Salty foods like fries or chips have been linked to sugar cravings. Cut down on them, and you might find yourself craving sugary snacks like cookies and doughnuts less. Keep this in mind when you're thinking about eating processed foods.

9 sweet tips to kick a sugar addiction

If you've been struggling to break your addiction, focus on the "why," and the "how" will solve itself. You can start by asking yourself questions like "Why am I craving carbs and sugar?" or "Why do I find it difficult to stop?" Here's how to beat a sugar addiction:
donuts on a yellow background as an illustration of sugar addiction

1. Try a 30-day sugar addiction detox

A sugar addiction detox is a way to cleanse your body of excess sugar. Going completely sugar-free for 30 days can help your body get rid of all its unhealthy sugar content so it can begin to function at its best.

2. Drink a glass of water before eating something sugary

Typically, our blood sugar levels spike after we eat. A consistent rise in blood sugar can lead to type 2 diabetes, obesity, and other unwanted health conditions. Many experts say that water minimizes the effect of sugar as it allows the system to absorb glucose faster. Hence, it is advisable to drink a glass of water before or after eating any food at all.

3. Identify your triggers and change your routine

Just as fries or chips trigger a craving for doughnuts and cookies, several other foods may increase or worsen your sugar addiction. Identifying these triggers and cutting them off completely will take you a long way toward breaking the habit.

4. Find a healthy substitute

While it's crucial to eliminate added sugar from your diet for long-term health benefits, it can be quite challenging to make a smooth transition sometimes. If this is the case for you, you can start by replacing the candy, chocolate bars, and whatnot with sugar substitutes. For example, try snacks with fresh dates, fresh berries, pure maple syrup (in small amounts), or stevia.

5. Limit sugar intake gradually

If you're not getting enough results with healthy sugar substitutes, it may be time to find another way to limit your sugar intake. You can try a sugar craving suppressant like Slim Mints, Sugar Suppress 60, Sweat Defeat, and the like. But before you do, be sure to ask your doctor to help you determine if suppressants are safe for you.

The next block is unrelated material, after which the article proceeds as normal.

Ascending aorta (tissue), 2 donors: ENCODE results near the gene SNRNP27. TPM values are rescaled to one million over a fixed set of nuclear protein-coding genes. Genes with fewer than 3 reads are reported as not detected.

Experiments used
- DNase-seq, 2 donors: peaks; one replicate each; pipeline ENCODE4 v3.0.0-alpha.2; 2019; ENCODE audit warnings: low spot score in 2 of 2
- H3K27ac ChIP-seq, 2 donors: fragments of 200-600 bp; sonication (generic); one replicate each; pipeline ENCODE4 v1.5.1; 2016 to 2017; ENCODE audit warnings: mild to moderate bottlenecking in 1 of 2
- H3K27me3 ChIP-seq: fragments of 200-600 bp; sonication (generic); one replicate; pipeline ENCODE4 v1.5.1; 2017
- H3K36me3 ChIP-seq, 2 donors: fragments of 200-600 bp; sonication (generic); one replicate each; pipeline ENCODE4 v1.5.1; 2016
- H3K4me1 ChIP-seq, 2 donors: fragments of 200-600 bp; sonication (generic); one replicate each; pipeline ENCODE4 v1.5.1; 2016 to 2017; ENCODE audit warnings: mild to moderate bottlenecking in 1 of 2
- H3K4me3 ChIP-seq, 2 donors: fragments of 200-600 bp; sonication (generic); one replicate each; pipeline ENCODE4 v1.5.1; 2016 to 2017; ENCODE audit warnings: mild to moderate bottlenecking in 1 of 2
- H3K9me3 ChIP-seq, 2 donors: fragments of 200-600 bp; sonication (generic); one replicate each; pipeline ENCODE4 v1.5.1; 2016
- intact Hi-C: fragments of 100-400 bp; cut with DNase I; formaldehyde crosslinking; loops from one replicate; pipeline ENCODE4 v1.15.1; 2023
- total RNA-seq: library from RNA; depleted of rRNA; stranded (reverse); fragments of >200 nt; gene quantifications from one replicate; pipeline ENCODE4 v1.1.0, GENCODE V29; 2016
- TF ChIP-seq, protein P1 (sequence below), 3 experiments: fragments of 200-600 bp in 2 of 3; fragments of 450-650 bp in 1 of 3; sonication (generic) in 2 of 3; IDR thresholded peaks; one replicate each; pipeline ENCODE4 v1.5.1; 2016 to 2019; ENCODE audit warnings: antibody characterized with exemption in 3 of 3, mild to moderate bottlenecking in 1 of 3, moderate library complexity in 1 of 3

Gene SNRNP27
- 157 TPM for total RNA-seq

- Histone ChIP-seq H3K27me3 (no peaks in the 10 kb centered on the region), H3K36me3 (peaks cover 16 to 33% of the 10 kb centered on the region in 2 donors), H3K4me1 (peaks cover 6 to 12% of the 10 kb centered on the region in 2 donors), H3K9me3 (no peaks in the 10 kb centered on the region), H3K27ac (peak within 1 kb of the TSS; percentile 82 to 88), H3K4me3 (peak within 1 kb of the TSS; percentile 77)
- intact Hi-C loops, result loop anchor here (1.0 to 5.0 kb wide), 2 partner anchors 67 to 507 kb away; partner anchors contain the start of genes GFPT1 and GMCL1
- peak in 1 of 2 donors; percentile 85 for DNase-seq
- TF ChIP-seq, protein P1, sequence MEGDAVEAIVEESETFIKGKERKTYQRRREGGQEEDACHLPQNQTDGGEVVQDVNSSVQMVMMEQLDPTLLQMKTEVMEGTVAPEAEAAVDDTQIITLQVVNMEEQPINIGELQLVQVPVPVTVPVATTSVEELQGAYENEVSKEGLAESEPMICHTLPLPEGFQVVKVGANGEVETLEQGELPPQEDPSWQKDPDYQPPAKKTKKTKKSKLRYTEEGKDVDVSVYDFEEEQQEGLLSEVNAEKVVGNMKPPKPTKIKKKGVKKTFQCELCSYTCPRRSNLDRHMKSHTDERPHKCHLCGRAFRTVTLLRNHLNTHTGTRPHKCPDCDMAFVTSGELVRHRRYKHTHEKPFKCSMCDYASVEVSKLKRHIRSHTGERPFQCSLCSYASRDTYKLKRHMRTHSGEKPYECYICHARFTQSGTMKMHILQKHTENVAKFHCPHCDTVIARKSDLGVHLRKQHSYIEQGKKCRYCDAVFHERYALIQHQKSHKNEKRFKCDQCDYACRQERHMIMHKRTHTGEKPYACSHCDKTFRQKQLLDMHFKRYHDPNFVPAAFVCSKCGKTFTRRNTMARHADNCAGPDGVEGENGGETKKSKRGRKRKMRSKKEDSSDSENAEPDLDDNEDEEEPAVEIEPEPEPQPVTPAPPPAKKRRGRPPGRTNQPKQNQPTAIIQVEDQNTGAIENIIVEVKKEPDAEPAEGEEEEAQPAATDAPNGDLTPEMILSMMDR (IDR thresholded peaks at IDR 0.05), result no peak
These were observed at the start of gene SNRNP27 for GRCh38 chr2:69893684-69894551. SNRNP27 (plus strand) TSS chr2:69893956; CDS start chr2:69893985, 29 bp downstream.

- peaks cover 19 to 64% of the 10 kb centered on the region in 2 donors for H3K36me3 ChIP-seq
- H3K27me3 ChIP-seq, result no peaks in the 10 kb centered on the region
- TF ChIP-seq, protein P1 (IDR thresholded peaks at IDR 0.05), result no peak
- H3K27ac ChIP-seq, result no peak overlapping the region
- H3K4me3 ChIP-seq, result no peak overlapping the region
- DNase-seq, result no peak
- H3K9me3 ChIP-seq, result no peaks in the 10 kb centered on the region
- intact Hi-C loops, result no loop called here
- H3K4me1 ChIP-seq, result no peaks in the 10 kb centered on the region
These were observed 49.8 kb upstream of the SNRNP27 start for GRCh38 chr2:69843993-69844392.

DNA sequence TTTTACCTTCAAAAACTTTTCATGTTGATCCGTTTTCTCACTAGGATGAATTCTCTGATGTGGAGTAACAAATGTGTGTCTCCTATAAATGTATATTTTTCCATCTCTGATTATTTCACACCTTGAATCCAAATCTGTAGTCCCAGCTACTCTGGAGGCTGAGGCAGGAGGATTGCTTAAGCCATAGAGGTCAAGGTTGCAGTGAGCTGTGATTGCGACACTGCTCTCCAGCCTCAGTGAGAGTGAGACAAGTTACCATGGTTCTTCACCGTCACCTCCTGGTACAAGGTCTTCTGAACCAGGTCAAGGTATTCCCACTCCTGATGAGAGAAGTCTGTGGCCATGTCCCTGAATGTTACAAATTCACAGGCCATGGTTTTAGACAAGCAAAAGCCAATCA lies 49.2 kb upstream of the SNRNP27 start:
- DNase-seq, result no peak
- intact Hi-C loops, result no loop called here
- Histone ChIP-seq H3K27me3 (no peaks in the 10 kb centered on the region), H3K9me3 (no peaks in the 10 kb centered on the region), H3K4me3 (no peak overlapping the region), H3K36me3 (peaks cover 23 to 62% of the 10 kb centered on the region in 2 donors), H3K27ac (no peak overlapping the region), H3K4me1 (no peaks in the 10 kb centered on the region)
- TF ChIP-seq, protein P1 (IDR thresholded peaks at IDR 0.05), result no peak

donuts and an apple with a hand refusing from donuts to break sugar addiction

6. Eat more protein

Proteins are known to be most filling by far compared to other food groups. Eating more of it will help you feel full for longer and ultimately reduce your cravings.

7. Consume more healthy fats

Like protein, healthy fats also make you feel full for longer. Consuming more will make it easier to kick your sugar addiction. Avocados, extra virgin oil, chia seeds, and fatty fish are excellent sources of healthy fat.

8. Don't drink sugar

Looking for how to stop a sugar addiction quickly? Don't drink your sugar! Like we saw earlier in this guide, consuming sugar will only lead to more sugar cravings. You just can't get enough of it. The next time you feel the urge to grab a bottle of soda, drink a full glass of water instead. Water works wonders!

9. Minimize your stress

When you're stressed out, your body produces a high level of cortisol, a hormone that is often behind anxiety and restlessness. In the bid to fight off this feeling, the body makes you crave sugar because it produces serotonin, a counter hormone that creates a relaxing and calming effect. When you're wondering how to kick a sugar addiction, think about minimizing stress. Sometimes, all you need is a good nap.


Eating too much added sugar can lead to diabetes, hypertension, and several other chronic diseases. If you've been having a hard time resisting those highly tempting chocolate bars and doughnuts with wicked toppings, you have all you need to succeed now. Follow Habio's 9 sweet tips provided here, and you can break free from the addiction once and for all. Succumbing to a craving will feed the addiction. If you manage to resist, the cravings will get weaker over time and eventually disappear. Lastly, always remember that you can't have excuses and results at the same time.